We’re in our eighth year of partnership with the Royal British Legion and Poppyscotland. Both of these vital charities provide life-changing support to serving and ex-serving members of the Armed Forces, and their families. Today, we’re highlighting the story of Dorothy Weir. Dorothy is just one of the many people who are infinitely grateful for the Royal British Legion.
Dorothy Weir’s story
Dorothy, 75, lives with her husband Angus, who served in the army for roughly a decade. Sadly, Angus suffers from a number of serious health problems, which affect him both physically and mentally. He can’t stand or walk on his own for very long, and due to his vascular dementia and Alzheimer’s, his memory is not what it once was.
For around six years, Dorothy has been his sole carer. While she’s glad to be there for her husband, the weight of the responsibility has had a massive impact on her life. Angus’s lack of short-term memory can be particularly draining.
Dorothy explained: “His long-term memory is brilliant – he can talk about his time in the army until the cows come home! But, he can’t tell you what happened yesterday.
“This can be a challenge because of the constant questioning. I’m always having to go over things that I know I’ve already said.”
Dorothy needs to be constantly vigilant, knowing that, if left alone for as little as an hour, Angus could end up having a fall.
“Even though I know he can’t help it, I’m human too and sometimes I could just walk away.
“You live with it on a day-to-day basis, you get up in the morning and don’t know what that day is going to bring. It’s relentless.”
Support from the Royal British Legion
Over the past year, Dorothy was put in touch with the Admiral Nurses service, which is provided by the Royal British Legion in partnership with Dementia UK.
Helen, the assigned nurse, has helped Dorothy feel like she’s more than just a carer.
“When you become a carer for someone, that’s what identifies you. Even my children would describe me as ‘Dad’s carer’, so you lose some of who you are. Helen focuses on me as me, as my own person.”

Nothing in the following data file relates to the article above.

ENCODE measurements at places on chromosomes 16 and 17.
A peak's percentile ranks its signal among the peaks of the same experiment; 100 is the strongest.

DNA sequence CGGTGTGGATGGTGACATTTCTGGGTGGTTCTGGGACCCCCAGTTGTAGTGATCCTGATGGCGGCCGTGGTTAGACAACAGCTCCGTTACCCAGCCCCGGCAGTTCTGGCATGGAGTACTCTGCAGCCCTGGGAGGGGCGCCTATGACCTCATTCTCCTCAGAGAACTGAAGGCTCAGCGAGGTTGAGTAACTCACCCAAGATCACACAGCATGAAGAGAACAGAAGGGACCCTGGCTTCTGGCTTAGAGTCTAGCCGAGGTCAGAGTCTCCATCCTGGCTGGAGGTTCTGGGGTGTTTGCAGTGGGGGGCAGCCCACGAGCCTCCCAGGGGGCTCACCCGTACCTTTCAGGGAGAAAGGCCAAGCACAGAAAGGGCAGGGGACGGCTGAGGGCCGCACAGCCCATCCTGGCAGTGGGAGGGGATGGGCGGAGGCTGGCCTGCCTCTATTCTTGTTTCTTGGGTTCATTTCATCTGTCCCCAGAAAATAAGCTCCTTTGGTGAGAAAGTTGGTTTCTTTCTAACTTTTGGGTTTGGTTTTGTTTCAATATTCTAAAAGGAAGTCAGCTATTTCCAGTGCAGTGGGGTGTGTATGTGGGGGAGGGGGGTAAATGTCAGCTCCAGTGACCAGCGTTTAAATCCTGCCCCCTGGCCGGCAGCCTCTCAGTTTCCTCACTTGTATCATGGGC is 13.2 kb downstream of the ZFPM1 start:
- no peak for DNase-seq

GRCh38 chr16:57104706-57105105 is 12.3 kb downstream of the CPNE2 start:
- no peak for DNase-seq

Helen helps Dorothy to further understand her husband’s health problems. But they don’t just talk about Angus, for which Dorothy is particularly grateful.
“We talk about crafting and our similar interests, which I don’t normally get to talk about with anybody. I also talk to her about feeling lonely. I can have all the children here and still feel a bit lonely, and she understands that.
“One day she phoned me up and I was having a bad day and couldn’t stop crying, but Helen calmed me down. She even followed up by sending me a relaxation CD and some articles she thought would be good for me to read. I can’t speak highly enough about her.
“The thing is, she’s mine, she’s not about Angus. Understandably, everybody else is about Angus, he’s the one with the complex needs, but carers are often side-lined. Very few of the professionals ever ask, ‘how is this impacting on you?’ But Helen is all about how I’m feeling.”
An extra worry for Dorothy is dealing with their finances. After she and Angus had moved from Kent to Wales, they moved into what they were told would be a long-term rental property. But after six months, they were told they had to leave, and they simply couldn’t afford to pay for a removal company.
Helen, Dorothy’s Admiral Nurse, stepped in, and the Royal British Legion provided the couple with the money they needed.
“The help I’ve been given is just amazing. We can’t give much back to the RBL but what little bit we can give, we will.”